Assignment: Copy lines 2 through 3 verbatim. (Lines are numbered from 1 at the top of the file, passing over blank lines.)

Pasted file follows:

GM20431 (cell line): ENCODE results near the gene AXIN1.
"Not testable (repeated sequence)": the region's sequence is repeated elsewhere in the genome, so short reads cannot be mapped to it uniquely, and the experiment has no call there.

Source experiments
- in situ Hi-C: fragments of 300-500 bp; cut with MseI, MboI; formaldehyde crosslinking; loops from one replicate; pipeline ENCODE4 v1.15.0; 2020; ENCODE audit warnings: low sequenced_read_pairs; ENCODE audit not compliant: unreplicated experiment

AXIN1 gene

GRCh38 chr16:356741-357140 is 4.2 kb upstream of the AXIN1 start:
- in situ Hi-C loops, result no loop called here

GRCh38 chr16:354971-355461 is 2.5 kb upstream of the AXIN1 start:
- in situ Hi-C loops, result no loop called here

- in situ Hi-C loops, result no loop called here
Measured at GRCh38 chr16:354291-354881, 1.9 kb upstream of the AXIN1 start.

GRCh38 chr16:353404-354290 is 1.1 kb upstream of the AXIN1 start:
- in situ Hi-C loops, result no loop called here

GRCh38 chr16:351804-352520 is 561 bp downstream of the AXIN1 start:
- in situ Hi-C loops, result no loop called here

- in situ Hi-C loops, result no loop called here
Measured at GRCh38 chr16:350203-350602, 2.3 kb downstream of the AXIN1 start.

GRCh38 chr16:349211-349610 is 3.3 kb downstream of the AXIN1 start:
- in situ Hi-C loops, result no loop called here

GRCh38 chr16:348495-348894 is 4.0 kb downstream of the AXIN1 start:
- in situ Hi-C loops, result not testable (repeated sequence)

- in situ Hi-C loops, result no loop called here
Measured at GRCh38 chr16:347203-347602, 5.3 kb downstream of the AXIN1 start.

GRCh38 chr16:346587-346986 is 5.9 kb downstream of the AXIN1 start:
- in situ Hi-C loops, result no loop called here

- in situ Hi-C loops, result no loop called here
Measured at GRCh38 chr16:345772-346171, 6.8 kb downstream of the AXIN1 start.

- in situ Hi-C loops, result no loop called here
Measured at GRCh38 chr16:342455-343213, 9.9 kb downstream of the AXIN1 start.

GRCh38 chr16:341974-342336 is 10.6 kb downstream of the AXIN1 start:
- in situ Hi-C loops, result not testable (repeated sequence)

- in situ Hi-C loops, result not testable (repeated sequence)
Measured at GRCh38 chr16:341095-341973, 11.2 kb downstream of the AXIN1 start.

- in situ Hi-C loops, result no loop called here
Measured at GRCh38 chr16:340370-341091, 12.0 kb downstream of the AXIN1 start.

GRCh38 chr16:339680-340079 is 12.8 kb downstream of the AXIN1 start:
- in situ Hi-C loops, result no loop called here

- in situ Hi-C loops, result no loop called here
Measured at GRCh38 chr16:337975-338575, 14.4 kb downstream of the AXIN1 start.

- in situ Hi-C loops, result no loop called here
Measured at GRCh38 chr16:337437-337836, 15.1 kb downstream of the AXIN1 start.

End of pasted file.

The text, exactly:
"Not testable (repeated sequence)": the region's sequence is repeated elsewhere in the genome, so short reads cannot be mapped to it uniquely, and the experiment has no call there.

Source experiments